Over the course of that summer that Lila told Cordelia that she and Ryan had become an item, things were tense between the three of them. Lila and Ryan went out on dates, of course, but they also went out for drinks or dinner and a movie with Cordelia—three friends out for a few laughs. Ryan was insistent that they try to maintain a since of normalcy in their lives. Lila made every effort to plan girls afternoons or evenings just for her and Cordelia. Cordelia canceled many of those dates.
By the time they headed back to Brown for the fall semester things had gotten back on track, or so the couple thought. Cordelia seemed much more accepting of the fact that Lila and Ryan were indeed an item instead of a fling. She had become much more receptive to their dinner invitations. She loved them both. She was single. Why not enjoy the company of her two best friends?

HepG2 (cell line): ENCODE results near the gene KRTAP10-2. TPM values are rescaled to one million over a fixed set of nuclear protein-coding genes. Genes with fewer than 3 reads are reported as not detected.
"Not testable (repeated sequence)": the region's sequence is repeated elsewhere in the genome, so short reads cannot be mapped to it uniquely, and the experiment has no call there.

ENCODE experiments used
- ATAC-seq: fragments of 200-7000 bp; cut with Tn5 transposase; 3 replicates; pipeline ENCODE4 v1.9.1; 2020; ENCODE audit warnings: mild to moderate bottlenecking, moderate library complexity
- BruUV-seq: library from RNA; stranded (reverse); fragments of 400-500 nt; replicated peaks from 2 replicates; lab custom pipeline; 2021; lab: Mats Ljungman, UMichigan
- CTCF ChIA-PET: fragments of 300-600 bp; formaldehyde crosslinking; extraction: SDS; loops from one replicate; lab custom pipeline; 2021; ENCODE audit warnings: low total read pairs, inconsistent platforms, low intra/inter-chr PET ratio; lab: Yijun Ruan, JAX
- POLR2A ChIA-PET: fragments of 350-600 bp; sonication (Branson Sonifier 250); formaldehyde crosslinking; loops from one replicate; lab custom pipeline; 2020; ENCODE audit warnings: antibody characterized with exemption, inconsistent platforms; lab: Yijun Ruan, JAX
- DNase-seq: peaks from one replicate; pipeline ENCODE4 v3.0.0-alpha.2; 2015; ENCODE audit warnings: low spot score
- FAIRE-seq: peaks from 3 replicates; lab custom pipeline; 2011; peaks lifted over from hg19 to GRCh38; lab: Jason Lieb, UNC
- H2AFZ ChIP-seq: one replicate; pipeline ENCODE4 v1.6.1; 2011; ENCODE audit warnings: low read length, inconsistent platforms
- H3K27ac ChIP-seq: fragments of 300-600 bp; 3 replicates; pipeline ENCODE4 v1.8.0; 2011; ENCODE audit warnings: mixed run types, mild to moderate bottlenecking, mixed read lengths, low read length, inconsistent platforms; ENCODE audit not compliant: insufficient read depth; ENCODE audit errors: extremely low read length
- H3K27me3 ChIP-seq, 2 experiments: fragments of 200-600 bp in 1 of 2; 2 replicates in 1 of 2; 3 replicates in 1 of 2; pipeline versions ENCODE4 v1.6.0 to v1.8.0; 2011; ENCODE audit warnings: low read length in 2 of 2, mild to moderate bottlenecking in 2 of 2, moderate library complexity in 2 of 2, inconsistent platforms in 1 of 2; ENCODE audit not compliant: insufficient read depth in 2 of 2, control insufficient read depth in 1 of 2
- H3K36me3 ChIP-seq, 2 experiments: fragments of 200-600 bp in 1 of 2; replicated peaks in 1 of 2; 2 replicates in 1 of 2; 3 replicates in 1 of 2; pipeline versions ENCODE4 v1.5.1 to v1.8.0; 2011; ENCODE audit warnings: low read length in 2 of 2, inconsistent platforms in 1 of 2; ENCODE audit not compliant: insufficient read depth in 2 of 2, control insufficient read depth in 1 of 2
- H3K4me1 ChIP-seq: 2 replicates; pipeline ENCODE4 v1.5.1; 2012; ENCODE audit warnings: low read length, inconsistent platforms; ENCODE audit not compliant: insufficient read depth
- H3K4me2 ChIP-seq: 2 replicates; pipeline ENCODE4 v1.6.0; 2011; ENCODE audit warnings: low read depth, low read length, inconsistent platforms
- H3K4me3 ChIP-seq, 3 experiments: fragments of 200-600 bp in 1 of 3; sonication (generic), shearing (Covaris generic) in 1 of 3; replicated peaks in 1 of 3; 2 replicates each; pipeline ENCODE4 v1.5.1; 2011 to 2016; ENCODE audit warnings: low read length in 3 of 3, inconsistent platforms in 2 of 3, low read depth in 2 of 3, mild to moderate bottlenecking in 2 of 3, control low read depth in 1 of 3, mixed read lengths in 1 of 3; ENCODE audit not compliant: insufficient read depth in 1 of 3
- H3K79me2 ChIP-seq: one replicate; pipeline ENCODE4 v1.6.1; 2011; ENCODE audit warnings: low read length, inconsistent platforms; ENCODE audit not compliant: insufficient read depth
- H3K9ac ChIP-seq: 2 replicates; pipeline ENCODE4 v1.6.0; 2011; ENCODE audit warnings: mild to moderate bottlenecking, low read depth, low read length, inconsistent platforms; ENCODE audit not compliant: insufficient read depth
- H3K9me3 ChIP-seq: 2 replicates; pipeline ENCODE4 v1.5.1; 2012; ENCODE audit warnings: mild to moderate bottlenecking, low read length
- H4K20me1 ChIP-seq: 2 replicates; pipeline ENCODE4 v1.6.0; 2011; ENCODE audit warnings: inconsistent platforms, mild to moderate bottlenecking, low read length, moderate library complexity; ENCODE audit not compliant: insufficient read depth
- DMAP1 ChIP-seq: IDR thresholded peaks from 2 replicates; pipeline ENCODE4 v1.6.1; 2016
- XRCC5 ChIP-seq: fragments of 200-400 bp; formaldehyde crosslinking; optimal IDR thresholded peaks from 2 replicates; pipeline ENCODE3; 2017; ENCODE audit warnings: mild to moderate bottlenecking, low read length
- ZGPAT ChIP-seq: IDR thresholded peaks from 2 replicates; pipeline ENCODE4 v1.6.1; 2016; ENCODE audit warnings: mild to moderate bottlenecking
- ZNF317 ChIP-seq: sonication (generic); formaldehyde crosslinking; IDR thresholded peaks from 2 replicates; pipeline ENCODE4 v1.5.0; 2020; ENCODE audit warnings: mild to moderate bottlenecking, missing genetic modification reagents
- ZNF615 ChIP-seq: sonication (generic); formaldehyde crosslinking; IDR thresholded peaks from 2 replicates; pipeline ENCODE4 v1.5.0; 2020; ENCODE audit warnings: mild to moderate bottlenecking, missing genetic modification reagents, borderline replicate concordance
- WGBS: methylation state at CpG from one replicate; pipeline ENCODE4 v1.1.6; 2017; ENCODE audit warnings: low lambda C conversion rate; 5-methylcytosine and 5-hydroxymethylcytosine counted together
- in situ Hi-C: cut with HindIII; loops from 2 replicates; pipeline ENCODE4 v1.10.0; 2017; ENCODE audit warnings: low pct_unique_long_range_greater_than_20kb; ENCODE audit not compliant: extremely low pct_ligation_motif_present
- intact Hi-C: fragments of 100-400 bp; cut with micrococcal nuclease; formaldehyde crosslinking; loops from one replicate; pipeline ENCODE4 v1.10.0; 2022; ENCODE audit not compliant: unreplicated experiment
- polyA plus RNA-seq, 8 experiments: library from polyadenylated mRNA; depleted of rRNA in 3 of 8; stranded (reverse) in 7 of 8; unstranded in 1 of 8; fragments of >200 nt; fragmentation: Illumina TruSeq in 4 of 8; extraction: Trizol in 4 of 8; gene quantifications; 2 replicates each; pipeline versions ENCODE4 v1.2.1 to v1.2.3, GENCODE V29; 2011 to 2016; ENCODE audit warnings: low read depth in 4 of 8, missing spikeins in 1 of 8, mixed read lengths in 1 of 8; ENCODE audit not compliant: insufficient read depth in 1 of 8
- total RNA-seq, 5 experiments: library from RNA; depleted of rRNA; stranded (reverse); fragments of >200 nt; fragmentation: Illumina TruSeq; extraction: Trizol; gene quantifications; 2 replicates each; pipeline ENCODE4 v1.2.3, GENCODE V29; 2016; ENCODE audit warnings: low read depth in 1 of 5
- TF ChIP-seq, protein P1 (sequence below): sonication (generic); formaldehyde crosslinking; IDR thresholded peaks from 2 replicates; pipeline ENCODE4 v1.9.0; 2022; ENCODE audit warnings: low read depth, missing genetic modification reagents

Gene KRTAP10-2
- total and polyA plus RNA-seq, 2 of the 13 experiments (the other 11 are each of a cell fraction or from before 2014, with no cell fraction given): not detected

The why proved itself in time. Attending college is stressful. There’s the headache of making yourself go to class, making yourself do homework. There is research to be done and papers to write. And don’t forget the social events. Cordelia was always heavily booked on the social calendar. Combine all of those things and mix them in the mind of a jealous 19-year-old and then throw in watching the man you love coo at his girlfriend—your best friend—across the table and you’ve got a powder keg waiting to explode.
It started small. Ryan, Lila, and Cordelia would be enjoying coffee and the three of them would be talking about something they had in common: a class, a teacher, a favorite new cocktail; and the conversation would veer off into Loveland. Cordelia would pretend to be interested in what the other two were talking about, and for a while she managed to hide her frustration with what she saw as their blatant disregard for her feelings. The moments of discussing each other’s lives—the three of them as friends—became less while the moments of Lila and Ryan discussing their life together increased. It was more than she could bear at times. Instead of full inclusion in the dinner she felt like an intruder on their moment, an inclusion out of habit rather than desire.